‘Yes, sir. They asked who he was, sir.’
‘The police, they wanted to know who was dead,’ he said with a hint of expectation. ‘You could examine his garments, sir?’
‘Surely they can do that?’
‘Oh, very well.’ I bent over the body. His clothes were of the cheap sort and rather unkempt; a dark brown overcoat, greyish-white shirt showing a string vest between straining buttons, brown suit, brown tie, brown shoes – muddied and scuffed, no hat, nor gloves, no rings nor watch. I flipped through the man’s pockets – nothing at all, not even a wallet, except I heard a rustle of paper somewhere inside the coat lining. I felt around and found a hidden slit in the seam and pushed my fingers down to discover a single sheet of folded paper which I extracted.
I read out the neatly formed copperplate lettering; ‘Countess Sophia Androvich Zerevki Polyakov.’ I regarded it, frowning. ‘Definitely not his name.’
‘You’d better call them back and tell them we don’t know.’
‘Yes, sir.’ He went off back into the warmth and the telephone, letting the door slam shut behind him.
It seemed poor form to leave the fellow alone even if he were dead, so not having much else to do, I took a walk around him. In doing so the change of light cast a shadow over his face revealing a faint indent around his forehead, I looked more closely – he had been wearing a hat not too long ago, the skin was faintly red where it had rubbed.
I scanned the length of the curving drive up to where the wrought iron gates stood open between high stone walls. No sign of a hat, nor any sign of how he’d got here, no car parked in the grounds, no motorbike or bicycle, no tyre tracks in the recently raked gravel, the man had simply walked in. I should keep the bloody gates shut.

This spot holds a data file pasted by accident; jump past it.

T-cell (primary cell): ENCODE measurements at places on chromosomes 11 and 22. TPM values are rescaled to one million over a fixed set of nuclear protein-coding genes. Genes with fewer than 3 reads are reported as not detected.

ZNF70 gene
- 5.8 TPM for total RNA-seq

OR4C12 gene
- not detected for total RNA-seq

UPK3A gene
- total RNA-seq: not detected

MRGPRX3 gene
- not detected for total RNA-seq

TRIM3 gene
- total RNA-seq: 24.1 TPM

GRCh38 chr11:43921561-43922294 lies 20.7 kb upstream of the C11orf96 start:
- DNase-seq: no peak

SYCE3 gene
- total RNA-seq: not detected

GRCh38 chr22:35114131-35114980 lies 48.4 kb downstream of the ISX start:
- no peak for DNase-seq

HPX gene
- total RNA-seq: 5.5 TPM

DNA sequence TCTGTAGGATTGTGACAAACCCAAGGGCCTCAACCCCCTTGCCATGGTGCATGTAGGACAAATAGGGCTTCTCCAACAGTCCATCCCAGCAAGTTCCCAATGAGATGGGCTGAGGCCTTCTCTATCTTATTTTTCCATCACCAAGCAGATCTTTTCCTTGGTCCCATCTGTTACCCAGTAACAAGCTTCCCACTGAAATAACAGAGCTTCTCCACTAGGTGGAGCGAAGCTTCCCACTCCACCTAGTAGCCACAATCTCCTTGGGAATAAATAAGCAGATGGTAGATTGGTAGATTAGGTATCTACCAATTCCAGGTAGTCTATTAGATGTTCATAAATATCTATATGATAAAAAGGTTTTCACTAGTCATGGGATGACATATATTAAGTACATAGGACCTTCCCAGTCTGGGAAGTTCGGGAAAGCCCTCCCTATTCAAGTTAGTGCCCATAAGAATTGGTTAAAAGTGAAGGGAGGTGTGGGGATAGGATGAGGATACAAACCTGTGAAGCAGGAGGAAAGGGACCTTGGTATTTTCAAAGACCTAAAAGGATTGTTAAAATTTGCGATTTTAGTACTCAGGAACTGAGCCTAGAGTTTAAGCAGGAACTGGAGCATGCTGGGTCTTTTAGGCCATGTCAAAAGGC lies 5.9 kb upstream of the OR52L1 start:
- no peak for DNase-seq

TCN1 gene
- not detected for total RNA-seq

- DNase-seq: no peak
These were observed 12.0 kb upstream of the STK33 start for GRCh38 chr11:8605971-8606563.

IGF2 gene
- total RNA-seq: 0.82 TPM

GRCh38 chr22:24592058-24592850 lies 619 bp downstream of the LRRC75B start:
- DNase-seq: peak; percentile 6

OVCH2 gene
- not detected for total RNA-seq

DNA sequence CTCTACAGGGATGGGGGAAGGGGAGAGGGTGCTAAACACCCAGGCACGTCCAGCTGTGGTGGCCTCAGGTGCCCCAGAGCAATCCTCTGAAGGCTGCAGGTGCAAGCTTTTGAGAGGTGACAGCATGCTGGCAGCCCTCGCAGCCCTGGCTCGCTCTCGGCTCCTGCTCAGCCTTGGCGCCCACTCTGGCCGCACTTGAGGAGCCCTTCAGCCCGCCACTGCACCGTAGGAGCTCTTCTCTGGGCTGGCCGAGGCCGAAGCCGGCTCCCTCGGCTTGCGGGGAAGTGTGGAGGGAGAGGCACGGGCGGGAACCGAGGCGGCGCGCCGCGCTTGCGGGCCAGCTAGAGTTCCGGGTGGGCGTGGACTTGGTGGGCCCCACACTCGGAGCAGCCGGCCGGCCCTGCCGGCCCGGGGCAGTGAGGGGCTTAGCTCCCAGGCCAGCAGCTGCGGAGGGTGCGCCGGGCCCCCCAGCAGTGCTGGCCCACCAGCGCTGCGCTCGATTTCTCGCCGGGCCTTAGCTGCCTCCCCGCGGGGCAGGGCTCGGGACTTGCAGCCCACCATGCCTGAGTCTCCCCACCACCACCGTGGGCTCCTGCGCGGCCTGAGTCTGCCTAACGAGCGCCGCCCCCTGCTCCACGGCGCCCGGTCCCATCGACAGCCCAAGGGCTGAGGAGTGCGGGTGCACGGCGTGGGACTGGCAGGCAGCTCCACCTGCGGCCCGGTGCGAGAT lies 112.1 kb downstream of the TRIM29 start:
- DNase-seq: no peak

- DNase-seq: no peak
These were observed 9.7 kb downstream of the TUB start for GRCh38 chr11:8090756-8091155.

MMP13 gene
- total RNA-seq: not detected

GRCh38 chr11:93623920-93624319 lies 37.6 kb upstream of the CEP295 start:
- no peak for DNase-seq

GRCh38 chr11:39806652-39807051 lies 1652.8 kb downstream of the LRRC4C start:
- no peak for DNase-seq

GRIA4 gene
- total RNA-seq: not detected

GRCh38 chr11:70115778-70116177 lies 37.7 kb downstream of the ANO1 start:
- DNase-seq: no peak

I strolled up to see if the hat were lying there. It wasn’t, nor was it out in the lane, or under the lime trees lining the drive, or in the garden or snagged in rose bushes, or anywhere to be seen, so I went back to the porch to keep the fat man company.
The Police station was the other side of the village -Ashton Steeple – which was just under four miles from The Manor. The country lanes were narrow and winding, so at best they would be another twenty minutes. A sigh of exasperation escaped me and I sat quietly in the cold, my mind turning over – what the hell was it all about, and that name – Countess Sophia Androvich Zerevki Polyakov?
My box of cheroots were in a pocket of my shooting jacket, I dug about and pulled one out, lit it with a silver Dunhill lighter and blew smoke into the air as the Police arrived with an irritating jangle of alarm bell. The Chief Inspector lowered himself carefully from a highly polished blue Crossley motor car followed by a sprightly Sergeant. The driver, a Constable with a round face under a large helmet remained in the vehicle with his hand on the rope attached to a brass bell fitted on top of the car roof, presumably in the hope of ringing it again.
‘Good day to you, Major Lennox.’ Chief Inspector Rawlins said, tugging his overcoat over his crumpled suit to button it against the cold.
‘Inspector Rawlins,’ I nodded politely in greeting; surprised to see he was still in service – last I’d seen of him was before the war and he was verging on the decrepit then.
We wasted no more time in pleasantries, his rheumy eyes turned from me to the fat man forming a mound at my feet. He and the Sergeant stood in silent observation for a moment, closely watched by the Bobby in the car, who was peering through the windscreen.
‘Take a look at him, Walker.’ The Inspector ordered.
Sergeant Walker snapped into action, he tugged up his uniform trousers to preserve the sharply pressed creases and knelt by the body to examine the neck, chest, face, hands and wrists of the deceased.
‘Dead, sir,’ Walker declared, turning up towards his boss, long face frowning in ernest. ‘An I can’t see nothin’ that killed him. No blood nor nowt.’
‘Any identity on him?’ The Inspector asked, watching the Sergeant closely.
Walker rummaged around in the clothing, turning pockets inside out, even looking under the tie. ‘No. Not on his person, but we might find somethin’ if we turn him over.’